Many things have changed over the past 100 years, but through all that time this family-owned business has remained a familiar sight in downtown Freeport.
Many things have changed over the past 100 years, but through all that time, people in the greater Freeport area have been able to count on one thing: Luecke Jewelers, located downtown at 10 E. Main St. The company marks its 100th anniversary this year, and if you think that’s a long time, consider that Marcia Luecke Toepfer’s family has actually been in business on the same spot going on 130 years.
From running a boarding house to a dry goods store to an independent, family-owned jewelry store, the Lueckes remain committed to their hometown. In fact, that dedication to the community is an important key to the company’s longevity.
“As our grandfather always told us: treat people how you want to be treated and be respectful to everyone, no matter who’s coming in the door,” says Toepfer, the third-generation manager of the Freeport store. Her sister, Alicia DeMichele, runs a second store in Monroe, Wis., which has been on the town’s Square for 40 years. “We try to do the best we can to service and help them.”
As it always has, Luecke Jewelers continues to specialize in service and repair of jewelry and watches. The store also provides custom jewelry design while selling a wide variety of high-quality diamonds and gemstones, bridal jewelry, watches, fashion pieces and more. An entire room in the Freeport store is dedicated to estate and antique jewelry – vintage pieces of the type that are coming back into vogue.
“We have a lot of people who would rather have things from the past than current things,” says Toepfer. “Even the younger generation is all about the idea of something that dates back farther. Some ask us to repurpose their heirloom jewelry into a new piece they can wear.”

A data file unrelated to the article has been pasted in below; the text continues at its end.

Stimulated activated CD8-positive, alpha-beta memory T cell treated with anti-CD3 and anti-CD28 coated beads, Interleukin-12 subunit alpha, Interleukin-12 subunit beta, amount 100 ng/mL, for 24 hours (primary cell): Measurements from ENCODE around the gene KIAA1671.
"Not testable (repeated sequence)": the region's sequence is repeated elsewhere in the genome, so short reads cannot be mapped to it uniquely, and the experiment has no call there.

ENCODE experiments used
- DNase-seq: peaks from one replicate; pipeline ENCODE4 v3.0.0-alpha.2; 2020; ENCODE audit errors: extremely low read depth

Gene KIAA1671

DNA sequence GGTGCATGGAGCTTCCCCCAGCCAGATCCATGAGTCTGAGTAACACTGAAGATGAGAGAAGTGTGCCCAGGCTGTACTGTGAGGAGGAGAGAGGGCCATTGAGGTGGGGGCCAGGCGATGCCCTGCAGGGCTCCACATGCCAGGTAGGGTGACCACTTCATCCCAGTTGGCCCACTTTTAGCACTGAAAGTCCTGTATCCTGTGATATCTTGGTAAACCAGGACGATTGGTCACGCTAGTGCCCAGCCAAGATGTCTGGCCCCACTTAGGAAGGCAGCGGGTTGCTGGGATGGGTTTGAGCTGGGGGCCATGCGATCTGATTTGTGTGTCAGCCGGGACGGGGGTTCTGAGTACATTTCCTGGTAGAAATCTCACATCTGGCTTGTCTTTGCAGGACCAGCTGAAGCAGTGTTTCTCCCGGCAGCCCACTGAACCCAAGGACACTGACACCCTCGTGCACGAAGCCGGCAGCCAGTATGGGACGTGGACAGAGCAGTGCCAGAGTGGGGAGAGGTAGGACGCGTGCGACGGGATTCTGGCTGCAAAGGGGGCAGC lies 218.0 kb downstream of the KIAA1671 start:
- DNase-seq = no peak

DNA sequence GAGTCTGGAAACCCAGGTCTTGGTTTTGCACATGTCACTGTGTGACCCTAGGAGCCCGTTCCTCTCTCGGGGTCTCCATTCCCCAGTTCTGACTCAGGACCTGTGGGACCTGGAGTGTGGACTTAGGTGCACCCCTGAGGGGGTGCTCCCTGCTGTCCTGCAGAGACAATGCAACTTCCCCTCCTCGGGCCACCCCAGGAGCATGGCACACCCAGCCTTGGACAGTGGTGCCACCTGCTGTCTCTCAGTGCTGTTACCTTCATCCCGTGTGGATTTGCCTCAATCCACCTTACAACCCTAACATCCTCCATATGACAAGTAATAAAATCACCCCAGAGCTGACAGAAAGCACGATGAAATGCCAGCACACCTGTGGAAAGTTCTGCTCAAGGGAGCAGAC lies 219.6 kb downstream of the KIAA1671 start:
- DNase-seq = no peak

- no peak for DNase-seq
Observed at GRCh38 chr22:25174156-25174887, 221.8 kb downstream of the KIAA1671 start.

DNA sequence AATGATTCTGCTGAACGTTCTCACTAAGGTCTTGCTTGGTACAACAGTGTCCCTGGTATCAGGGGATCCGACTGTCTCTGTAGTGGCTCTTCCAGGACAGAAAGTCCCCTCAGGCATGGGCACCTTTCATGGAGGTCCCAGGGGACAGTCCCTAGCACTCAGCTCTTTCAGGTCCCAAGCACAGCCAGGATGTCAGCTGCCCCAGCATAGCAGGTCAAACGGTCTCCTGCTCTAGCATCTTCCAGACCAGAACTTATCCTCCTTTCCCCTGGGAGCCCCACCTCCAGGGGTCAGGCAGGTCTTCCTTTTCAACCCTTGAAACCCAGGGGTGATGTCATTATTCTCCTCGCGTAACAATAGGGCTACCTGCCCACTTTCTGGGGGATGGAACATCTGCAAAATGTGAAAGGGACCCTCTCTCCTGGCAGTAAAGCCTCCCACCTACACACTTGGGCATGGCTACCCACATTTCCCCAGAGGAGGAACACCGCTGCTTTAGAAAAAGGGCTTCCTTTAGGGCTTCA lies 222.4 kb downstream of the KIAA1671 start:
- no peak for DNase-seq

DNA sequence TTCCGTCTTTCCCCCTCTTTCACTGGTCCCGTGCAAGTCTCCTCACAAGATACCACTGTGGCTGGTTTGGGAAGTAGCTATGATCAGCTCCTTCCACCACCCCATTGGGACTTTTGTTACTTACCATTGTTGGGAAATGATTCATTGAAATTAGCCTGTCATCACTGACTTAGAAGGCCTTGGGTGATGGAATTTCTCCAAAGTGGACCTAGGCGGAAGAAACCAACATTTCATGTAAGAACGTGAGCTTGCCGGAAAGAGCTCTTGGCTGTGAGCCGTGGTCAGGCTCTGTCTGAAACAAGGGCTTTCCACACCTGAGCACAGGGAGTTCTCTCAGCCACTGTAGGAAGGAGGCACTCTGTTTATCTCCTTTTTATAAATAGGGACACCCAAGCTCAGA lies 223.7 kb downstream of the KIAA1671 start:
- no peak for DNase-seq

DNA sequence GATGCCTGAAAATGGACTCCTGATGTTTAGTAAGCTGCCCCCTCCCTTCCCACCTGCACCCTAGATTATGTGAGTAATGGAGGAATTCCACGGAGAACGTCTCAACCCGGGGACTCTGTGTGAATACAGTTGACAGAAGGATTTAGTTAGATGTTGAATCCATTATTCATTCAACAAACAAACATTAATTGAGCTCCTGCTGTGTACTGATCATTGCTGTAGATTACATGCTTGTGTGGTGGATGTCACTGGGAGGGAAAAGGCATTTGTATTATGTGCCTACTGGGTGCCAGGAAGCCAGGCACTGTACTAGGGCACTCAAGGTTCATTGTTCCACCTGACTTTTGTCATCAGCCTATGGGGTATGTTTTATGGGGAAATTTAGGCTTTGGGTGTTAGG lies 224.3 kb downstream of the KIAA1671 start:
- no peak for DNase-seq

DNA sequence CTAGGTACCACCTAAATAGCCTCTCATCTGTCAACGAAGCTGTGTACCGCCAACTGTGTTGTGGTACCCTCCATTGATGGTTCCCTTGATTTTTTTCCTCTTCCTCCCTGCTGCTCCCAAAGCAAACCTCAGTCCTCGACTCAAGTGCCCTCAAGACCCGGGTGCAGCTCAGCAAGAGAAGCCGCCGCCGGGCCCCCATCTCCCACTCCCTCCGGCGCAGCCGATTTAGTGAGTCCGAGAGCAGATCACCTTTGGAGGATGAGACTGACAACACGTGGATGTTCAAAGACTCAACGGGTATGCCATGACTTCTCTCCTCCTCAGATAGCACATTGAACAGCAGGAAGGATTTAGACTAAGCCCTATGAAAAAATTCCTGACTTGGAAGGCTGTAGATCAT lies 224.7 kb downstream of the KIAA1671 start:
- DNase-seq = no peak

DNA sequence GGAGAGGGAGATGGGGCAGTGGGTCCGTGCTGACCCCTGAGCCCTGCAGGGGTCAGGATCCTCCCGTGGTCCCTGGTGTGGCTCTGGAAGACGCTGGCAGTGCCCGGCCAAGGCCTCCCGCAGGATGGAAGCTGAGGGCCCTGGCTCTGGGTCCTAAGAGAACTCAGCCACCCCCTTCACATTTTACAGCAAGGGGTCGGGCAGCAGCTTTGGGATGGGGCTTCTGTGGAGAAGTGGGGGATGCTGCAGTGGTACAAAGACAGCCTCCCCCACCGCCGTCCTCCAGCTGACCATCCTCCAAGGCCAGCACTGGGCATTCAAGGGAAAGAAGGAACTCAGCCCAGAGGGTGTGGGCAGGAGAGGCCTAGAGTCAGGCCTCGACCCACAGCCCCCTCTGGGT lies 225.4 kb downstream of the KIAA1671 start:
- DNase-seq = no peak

Luecke Jewelers has worked with the same jewelry designers for 30 years. That sort of longevity with brands and vendors has helped the store to build a high degree of trust with those who visit. In fact, some families have been returning for several generations now.
“They feel if they know us and they bring in something, no matter the value, we’re going to take care of it for them, and they don’t have to worry about that,” says Toepfer. “We hear that more and more, as people move into town or move out and around. ‘Oh, this reminds me of where I used to go in my hometown,’ or they move to the city and bring their items back for us to take care of.”
Of course, trust and quality service have been a hallmark of Luecke Jewelers from the start, when Robert G. Luecke set up a jewelry repair bench in 1921. It was located in the southeast corner of the Blust Dry Goods Store owned by his father-in-law, Edward A. Blust. The building itself was erected in 1892 when Maria, a German immigrant and Marcia’s great-great grandmother, established a permanent boarding house for fellow immigrants.
“She had a small flat, an apartment building, on this property,” explains Toepfer. “As people would migrate over to the U.S. and they needed to find a job, she would put them up at her boarding house. She saved money and built this building. I think, ‘Wow, back in the day she was doing that.’”
There was room for retail on the first floor, apartments on the second floor, and a ballroom and college on the third floor. The dry goods store occupied a sizable part of the ground-floor area. When Robert married Edward’s daughter, Margaret, after World War I, he started servicing jewelry and watches. The repair business thrived as demand for dry goods diminished. When Robert’s son, Charles M., joined the business in 1955, the dry goods business closed for good.